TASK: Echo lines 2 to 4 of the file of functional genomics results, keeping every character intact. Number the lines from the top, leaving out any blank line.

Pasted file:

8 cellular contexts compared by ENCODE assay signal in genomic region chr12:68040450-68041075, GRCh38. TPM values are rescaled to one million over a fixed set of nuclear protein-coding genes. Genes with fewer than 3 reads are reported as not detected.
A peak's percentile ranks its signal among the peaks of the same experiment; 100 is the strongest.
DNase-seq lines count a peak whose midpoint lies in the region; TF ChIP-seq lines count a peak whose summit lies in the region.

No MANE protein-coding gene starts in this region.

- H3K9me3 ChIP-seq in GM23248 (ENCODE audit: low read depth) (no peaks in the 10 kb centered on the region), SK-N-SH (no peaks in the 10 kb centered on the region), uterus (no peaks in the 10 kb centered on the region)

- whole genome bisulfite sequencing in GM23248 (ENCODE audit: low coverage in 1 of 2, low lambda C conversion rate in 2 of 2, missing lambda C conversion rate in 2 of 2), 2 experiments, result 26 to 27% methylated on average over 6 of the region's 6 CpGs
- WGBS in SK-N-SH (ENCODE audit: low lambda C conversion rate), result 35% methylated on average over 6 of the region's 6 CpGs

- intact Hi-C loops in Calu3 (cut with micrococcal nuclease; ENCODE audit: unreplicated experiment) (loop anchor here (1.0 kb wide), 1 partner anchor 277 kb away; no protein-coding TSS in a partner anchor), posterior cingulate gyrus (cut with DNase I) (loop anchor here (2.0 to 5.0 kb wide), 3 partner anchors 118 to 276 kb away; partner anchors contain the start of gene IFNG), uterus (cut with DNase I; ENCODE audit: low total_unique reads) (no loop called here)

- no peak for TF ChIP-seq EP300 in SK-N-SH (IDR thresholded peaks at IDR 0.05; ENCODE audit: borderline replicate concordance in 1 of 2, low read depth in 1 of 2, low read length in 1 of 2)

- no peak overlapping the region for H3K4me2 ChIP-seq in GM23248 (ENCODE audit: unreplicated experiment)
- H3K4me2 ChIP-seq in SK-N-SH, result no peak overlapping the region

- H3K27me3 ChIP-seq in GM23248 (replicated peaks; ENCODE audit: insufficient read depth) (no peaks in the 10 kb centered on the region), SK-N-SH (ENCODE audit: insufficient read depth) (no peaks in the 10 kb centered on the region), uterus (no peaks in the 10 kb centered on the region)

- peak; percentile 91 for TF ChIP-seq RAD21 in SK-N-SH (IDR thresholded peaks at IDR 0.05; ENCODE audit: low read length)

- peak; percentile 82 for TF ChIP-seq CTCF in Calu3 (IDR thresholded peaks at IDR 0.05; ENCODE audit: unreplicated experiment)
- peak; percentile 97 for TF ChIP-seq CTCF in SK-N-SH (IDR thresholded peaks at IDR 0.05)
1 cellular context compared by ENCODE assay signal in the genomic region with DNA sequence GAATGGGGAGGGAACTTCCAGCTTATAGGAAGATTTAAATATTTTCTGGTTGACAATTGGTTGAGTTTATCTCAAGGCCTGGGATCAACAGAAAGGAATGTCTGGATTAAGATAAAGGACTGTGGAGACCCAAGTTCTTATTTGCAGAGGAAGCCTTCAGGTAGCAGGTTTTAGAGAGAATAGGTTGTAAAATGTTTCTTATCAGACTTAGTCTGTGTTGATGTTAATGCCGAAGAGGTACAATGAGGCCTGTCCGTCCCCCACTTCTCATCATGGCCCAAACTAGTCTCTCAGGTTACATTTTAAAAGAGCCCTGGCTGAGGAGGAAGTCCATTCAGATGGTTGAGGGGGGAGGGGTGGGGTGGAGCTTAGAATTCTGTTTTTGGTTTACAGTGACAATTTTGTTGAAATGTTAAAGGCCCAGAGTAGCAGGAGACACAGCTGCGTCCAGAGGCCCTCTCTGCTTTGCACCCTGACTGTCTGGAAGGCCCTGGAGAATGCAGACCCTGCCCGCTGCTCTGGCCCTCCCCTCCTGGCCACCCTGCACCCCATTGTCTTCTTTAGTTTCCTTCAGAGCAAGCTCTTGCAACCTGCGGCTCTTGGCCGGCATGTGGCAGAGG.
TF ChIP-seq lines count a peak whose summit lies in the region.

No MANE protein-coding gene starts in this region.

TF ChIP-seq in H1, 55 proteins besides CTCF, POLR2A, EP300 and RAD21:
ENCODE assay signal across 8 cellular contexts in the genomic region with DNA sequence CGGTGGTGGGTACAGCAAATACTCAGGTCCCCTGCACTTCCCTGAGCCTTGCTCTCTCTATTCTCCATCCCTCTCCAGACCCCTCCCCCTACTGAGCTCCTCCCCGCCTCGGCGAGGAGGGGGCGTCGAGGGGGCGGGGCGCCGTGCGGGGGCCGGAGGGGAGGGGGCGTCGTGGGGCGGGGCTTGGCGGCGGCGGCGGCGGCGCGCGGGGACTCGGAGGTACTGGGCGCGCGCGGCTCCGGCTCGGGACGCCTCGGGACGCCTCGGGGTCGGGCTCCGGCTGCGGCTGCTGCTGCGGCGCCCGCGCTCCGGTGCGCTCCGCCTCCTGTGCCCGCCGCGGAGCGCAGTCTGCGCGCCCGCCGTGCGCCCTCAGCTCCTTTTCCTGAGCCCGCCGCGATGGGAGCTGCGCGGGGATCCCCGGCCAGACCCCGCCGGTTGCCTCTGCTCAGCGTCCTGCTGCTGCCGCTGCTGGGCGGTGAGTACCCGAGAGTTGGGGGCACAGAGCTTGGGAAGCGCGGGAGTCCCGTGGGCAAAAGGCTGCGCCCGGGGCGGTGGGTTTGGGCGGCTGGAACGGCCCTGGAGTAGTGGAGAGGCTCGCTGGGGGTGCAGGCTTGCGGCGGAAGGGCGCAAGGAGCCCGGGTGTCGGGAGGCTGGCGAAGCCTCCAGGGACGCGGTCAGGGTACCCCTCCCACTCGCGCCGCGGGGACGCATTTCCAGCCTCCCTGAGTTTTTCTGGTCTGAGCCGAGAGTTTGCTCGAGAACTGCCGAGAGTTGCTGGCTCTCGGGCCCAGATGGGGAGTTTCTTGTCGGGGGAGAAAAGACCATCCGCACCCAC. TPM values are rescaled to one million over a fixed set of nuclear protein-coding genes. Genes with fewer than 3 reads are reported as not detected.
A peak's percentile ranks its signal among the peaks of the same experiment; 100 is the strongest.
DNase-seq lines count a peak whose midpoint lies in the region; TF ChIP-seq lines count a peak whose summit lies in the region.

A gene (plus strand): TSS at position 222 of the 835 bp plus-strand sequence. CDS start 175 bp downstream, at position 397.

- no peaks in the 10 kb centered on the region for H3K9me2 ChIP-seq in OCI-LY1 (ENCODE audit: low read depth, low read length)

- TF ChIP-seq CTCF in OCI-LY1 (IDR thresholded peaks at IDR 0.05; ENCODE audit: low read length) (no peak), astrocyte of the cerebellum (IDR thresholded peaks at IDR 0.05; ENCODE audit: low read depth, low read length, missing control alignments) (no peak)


A peak's percentile ranks its signal among the peaks of the same experiment; 100 is the strongest.
DNase-seq lines count a peak whose midpoint lies in the region; TF ChIP-seq lines count a peak whose summit lies in the region.

No MANE protein-coding gene starts in this region.